Such a council decision puts the church itself and the Council members at risk.   I'd be resigning from council.  In some instances of poor decision making by a Council when dealing with "Safe Church" matters, criminal conviction of council members has resulted..

I will try to forgive the child molester... but I won't ask him/her to volunteer as a youth leader.  

I will try to support the healing of an alcoholic... but I won't put him/her in charge of the communion wine.

I will try to forgive the fraudster....  but I won't ask him/her to be Church Treasurer. 


When I joined a law partnership many years ago, the senior partner gave me a note that read "If all 4 of us always agree, 3 of us are unnecessary".  I think this is a great rule to keep in mind when serving on Council, attending Classis or Synod, or any committee.  Disagreements (when honourably presented) can lead to discussions that can reinforce the primary opinion or revise it or prove it to be wrong (leading to a better solution, hopefully).   At the very least, you'll get a good idea, in advance, of what the possible objections to a majority decision may be.  At the very best, a disagreement can show you where you're wrong.  I've had many years of experience where another person's honourable presentation of an opposing opinion has led me to realize how wrong I was (and I'm not just referring to my wonderful marriage).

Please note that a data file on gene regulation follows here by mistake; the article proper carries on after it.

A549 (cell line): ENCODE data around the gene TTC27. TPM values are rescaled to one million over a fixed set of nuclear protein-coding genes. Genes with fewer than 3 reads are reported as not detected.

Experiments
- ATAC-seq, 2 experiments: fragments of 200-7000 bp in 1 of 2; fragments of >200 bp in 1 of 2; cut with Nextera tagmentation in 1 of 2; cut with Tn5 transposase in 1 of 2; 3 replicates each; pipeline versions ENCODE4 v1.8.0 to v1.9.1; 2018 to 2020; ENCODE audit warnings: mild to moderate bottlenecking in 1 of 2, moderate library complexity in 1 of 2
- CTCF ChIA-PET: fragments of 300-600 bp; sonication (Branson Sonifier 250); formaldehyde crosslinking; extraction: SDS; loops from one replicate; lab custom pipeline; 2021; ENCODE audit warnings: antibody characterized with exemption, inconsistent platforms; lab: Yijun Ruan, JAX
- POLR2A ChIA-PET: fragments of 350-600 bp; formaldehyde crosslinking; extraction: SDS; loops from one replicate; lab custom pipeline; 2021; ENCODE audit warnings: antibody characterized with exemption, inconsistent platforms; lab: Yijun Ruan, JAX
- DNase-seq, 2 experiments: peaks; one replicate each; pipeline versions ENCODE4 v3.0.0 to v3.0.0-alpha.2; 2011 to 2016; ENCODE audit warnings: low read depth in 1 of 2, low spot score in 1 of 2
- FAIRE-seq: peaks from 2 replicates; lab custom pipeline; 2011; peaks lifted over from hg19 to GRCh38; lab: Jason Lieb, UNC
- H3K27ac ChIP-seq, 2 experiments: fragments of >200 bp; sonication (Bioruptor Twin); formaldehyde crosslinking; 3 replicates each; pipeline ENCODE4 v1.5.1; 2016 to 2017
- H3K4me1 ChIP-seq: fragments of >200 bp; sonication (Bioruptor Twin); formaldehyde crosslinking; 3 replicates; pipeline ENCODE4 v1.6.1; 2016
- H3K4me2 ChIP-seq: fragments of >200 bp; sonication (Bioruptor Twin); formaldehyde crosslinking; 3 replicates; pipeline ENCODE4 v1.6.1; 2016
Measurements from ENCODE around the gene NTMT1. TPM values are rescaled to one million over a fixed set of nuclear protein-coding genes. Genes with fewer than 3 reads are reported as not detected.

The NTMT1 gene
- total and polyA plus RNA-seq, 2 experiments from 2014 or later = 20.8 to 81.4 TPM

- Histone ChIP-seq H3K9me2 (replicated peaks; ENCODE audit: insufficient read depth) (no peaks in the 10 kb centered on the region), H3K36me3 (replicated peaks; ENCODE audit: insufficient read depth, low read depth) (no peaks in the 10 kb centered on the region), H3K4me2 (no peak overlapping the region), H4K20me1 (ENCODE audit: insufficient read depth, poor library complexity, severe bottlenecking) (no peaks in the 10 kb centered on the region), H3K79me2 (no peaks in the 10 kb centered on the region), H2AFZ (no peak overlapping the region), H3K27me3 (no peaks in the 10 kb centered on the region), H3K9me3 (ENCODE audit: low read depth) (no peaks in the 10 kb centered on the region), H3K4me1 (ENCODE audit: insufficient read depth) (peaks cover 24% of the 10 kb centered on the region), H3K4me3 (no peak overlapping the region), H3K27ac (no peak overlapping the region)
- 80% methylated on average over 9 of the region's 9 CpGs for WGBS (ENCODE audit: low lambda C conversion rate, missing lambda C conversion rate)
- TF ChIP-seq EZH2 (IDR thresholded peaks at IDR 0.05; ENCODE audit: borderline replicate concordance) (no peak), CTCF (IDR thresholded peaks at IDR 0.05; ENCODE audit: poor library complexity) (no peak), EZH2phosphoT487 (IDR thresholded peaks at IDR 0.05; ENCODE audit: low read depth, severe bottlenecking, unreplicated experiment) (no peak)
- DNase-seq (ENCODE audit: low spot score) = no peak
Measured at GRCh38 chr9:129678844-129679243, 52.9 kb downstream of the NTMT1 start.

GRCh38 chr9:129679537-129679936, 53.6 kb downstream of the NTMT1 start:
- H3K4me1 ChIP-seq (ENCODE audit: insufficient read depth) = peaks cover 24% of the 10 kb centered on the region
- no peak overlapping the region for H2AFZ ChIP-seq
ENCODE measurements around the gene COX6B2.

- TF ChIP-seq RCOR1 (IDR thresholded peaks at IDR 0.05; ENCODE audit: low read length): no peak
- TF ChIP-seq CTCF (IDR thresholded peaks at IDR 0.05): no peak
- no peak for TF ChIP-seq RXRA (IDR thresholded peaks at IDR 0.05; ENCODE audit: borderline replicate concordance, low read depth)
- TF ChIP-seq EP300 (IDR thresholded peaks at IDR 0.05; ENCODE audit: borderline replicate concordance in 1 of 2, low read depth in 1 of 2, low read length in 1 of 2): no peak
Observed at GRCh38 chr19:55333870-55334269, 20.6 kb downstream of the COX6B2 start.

If nobody is disagreeing, one might even consider appointing somebody to present an opposing opinion.  In order to clarify and test their decisions, the Roman Catholic Church leaders used to appoint what was called a "devil's advocate" to provide the opposing arguments to the proposed canonization of a saint. 

And, when I find myself in an unending disagreement, I find myself quoting the words my father often used to end our numerous discussions.  "You could be right".